4 green cardamoms, seeds crushed to powder or 1/2 teaspoon of ready ground cardamoms powder
1 teaspoon fine sea salt
2 tablespoons finely chopped fresh coriander
1 1/2 cups (340ml) water
Firstly, wash the rice in several changes of water until the water runs quite clear and let it soak while you prepare the vegetables.
Heat the oil on medium heat, add the bay leaf, cloves, cinnamon stick and the onions and let the onions cook for 4-5 minutes, until they brown and caramelise slightly. Do add a few tablespoons of water from time to time to help soften the onions and prevent them from burning.
Add the tomato passata/crushed tomatoes, carrots, cauliflower, green peppers, kidney beans, ginger, garlic, raisins, cumin powder, coriander powder, chilli powder, cardamom powder, and salt. Stir well and then cover the pot and let this cook on medium heat for 3-4 minutes before adding the rice which has been soaking (remember to drain all the water first) and the fresh coriander. Stir again and add the 1 1/2 cups of water.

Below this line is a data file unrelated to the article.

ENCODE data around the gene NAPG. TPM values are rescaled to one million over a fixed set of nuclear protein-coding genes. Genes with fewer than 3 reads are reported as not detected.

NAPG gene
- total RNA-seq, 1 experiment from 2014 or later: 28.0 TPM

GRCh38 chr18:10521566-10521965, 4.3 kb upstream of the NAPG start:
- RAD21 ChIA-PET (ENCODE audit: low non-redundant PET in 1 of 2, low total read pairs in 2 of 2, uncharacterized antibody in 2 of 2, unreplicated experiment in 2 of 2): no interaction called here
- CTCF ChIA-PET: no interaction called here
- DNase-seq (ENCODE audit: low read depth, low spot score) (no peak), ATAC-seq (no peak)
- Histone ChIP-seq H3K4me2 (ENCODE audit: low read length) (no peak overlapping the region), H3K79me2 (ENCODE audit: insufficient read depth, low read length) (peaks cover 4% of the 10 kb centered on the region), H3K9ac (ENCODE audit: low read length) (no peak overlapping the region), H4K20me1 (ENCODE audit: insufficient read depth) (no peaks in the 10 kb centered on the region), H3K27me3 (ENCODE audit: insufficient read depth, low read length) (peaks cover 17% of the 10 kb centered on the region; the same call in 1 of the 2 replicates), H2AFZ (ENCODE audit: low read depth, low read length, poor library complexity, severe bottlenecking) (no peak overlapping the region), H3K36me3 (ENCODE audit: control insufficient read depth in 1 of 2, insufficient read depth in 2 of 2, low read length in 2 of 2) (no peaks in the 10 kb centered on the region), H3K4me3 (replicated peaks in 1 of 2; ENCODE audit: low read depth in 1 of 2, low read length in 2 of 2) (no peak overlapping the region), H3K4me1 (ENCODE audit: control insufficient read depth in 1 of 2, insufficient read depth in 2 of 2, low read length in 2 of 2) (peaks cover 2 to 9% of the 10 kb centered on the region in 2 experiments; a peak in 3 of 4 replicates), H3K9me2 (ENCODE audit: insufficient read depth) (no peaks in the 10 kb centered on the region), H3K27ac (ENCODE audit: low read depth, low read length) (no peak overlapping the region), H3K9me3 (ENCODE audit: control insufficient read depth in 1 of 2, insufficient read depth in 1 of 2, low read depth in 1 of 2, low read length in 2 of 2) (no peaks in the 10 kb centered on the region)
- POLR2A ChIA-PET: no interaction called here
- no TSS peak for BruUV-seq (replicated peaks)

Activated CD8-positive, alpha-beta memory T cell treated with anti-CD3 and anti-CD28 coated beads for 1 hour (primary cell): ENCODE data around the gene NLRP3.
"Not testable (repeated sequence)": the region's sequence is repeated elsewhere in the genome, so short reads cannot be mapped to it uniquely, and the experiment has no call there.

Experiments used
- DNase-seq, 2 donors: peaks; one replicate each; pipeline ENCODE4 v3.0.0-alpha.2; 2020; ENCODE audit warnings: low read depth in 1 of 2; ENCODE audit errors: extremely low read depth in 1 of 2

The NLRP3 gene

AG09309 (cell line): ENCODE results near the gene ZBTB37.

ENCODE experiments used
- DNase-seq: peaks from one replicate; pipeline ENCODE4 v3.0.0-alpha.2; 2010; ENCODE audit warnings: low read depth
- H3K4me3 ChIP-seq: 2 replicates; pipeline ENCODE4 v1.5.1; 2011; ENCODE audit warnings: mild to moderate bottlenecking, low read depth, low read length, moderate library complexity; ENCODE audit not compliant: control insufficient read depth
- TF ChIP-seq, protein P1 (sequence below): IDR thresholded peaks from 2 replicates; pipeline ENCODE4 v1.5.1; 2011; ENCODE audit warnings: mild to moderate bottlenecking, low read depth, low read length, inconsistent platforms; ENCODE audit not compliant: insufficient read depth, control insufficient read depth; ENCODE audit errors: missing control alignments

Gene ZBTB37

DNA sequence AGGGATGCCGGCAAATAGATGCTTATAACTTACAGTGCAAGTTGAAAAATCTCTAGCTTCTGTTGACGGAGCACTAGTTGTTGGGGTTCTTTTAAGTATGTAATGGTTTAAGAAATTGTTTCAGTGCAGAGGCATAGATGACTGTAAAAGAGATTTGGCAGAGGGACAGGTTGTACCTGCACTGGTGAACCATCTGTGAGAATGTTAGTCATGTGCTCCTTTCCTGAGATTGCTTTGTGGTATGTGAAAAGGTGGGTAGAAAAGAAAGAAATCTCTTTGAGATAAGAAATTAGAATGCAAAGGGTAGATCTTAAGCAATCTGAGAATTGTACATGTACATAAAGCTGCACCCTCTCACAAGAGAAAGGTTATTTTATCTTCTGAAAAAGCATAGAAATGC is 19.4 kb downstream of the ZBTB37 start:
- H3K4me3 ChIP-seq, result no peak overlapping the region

Let the water come to a boil, then lower the heat to the lowest setting, a very low simmer, and let the Pillao cook slowly. Mine took about 16 minutes. Check that the water has dried up and that the rice is cooked to your liking. Even if the Pillao seems a little wet but the rice is cooked, switch off the heat and let it sit for 10 mins, the moisture will dry up. This Pillao is a complete meal in its own! Just a little yogurt and pickle made the ideal accompaniments.
Per serving: Calories 351, Protein 10g, Carbohydrate 66g, Sugars 8g, Fat 6g, Saturates 1g, Fibre 8g. Low in Saturated Fat, and very low in Cholesterol. A good source of Manganese, and a very good source of Vitamin A and Vitamin C.